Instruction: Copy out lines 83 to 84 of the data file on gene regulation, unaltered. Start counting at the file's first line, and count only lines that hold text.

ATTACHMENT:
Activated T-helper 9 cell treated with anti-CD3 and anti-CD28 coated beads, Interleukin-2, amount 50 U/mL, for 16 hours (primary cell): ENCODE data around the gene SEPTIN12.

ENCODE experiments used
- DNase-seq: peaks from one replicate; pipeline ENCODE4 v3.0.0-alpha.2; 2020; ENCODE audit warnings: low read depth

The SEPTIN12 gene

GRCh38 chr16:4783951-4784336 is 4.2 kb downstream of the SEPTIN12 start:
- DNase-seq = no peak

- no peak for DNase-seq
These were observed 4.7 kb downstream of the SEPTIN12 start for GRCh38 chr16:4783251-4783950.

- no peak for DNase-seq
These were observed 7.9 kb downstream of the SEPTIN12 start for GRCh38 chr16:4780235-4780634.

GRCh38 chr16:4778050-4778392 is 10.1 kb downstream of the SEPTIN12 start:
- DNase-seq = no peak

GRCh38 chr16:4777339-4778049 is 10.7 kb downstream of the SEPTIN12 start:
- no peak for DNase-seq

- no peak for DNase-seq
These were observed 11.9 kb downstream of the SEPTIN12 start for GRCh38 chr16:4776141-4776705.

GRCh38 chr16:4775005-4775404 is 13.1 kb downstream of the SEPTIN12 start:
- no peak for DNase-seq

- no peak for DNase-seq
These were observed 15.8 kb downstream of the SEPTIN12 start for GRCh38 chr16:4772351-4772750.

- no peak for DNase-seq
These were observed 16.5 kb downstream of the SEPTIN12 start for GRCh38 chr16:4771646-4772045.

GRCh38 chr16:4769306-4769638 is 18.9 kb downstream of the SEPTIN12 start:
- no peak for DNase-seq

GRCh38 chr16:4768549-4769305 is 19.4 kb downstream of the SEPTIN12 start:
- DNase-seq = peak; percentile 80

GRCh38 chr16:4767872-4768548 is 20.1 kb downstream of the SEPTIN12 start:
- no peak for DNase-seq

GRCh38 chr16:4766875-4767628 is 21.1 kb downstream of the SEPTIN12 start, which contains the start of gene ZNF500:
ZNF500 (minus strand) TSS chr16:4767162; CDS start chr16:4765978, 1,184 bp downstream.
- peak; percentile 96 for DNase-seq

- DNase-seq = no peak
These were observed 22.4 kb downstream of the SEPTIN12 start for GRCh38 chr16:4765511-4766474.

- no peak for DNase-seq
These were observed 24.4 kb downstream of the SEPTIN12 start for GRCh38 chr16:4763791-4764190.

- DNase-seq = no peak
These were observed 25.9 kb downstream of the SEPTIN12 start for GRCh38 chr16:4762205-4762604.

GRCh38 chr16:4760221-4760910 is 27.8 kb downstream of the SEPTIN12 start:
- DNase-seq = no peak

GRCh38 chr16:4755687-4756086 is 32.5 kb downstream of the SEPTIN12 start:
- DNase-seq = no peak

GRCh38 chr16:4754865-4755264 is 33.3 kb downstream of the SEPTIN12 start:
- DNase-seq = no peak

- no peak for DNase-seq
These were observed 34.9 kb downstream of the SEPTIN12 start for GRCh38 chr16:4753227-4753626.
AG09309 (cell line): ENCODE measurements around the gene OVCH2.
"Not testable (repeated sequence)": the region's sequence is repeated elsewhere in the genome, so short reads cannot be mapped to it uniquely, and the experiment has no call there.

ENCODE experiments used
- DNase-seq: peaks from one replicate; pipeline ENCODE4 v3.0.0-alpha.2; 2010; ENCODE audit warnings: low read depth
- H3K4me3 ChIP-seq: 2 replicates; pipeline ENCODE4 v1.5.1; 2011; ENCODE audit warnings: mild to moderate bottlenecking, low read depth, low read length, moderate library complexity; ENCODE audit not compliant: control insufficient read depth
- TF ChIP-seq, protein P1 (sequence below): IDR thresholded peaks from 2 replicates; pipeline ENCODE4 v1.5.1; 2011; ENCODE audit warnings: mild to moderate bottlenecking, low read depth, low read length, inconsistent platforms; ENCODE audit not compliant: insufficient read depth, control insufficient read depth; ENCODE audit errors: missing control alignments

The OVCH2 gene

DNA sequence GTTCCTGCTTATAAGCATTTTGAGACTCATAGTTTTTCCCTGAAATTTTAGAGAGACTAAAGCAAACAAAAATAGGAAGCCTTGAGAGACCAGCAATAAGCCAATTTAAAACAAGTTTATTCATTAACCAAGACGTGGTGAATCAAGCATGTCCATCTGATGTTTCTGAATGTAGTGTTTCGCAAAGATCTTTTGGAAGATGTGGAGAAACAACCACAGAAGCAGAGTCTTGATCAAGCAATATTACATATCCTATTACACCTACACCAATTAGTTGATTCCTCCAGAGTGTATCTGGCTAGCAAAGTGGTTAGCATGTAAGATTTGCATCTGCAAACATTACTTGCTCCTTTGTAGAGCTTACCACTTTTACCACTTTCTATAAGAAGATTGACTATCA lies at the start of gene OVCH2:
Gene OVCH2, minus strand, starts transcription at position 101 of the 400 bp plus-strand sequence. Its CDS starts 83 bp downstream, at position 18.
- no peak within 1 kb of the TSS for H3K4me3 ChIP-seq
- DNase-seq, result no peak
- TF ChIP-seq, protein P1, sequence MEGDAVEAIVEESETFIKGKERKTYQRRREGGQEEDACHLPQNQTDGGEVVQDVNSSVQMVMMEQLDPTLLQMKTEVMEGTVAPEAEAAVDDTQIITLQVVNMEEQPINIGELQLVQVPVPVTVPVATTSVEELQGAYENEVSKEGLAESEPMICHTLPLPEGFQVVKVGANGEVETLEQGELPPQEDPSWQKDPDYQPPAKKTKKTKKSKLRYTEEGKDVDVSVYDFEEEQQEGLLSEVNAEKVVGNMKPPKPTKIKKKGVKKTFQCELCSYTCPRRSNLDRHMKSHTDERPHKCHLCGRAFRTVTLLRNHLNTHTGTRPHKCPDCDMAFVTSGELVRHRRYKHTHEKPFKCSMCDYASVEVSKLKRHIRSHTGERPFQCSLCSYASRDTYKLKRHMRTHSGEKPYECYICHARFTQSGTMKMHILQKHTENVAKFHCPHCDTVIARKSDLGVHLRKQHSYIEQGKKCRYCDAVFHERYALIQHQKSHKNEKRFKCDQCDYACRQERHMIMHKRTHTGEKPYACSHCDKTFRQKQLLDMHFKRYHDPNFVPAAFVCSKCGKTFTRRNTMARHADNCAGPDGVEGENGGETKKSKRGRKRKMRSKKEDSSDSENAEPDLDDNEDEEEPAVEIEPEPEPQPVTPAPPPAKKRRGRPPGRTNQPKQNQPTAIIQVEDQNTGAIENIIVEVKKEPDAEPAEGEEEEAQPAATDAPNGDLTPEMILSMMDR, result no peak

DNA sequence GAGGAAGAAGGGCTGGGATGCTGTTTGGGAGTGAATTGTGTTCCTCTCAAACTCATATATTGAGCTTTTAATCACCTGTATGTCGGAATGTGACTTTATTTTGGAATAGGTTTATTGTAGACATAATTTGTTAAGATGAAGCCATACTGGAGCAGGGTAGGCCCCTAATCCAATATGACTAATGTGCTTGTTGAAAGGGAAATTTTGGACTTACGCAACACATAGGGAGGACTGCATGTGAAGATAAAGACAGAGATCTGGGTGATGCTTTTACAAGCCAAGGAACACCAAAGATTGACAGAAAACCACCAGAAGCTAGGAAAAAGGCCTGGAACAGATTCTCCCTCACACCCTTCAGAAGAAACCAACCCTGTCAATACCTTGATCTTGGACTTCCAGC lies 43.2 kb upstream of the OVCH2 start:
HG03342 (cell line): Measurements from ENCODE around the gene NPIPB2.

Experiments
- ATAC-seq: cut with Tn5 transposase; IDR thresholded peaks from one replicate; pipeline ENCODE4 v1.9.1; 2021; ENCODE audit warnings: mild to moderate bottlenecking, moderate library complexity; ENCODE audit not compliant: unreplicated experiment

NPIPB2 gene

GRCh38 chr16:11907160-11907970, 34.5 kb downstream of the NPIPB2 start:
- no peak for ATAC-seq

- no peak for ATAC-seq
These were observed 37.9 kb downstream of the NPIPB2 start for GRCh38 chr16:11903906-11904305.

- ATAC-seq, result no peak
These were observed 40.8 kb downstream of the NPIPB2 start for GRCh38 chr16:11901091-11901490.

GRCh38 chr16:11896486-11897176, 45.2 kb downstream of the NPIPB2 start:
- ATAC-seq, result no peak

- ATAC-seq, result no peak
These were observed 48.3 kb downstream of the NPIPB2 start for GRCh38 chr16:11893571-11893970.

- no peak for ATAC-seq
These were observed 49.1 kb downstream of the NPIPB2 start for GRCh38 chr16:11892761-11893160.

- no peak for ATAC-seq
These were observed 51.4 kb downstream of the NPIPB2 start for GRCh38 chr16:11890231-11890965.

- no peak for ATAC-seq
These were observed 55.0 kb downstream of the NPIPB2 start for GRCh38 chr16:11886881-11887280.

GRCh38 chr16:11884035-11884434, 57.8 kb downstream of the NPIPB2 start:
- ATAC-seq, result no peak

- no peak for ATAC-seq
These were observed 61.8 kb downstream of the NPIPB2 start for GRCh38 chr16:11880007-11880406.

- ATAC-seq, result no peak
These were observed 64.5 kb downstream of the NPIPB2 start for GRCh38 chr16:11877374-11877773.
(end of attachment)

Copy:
- ATAC-seq, result no peak
These were observed 64.5 kb downstream of the NPIPB2 start for GRCh38 chr16:11877374-11877773.